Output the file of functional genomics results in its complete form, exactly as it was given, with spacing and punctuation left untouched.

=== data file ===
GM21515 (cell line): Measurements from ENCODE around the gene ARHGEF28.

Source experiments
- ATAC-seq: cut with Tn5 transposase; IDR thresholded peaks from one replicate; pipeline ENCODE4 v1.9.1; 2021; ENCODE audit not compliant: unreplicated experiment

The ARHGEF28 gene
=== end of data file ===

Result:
GM21515 (cell line): Measurements from ENCODE around the gene ARHGEF28.

Source experiments
- ATAC-seq: cut with Tn5 transposase; IDR thresholded peaks from one replicate; pipeline ENCODE4 v1.9.1; 2021; ENCODE audit not compliant: unreplicated experiment

The ARHGEF28 gene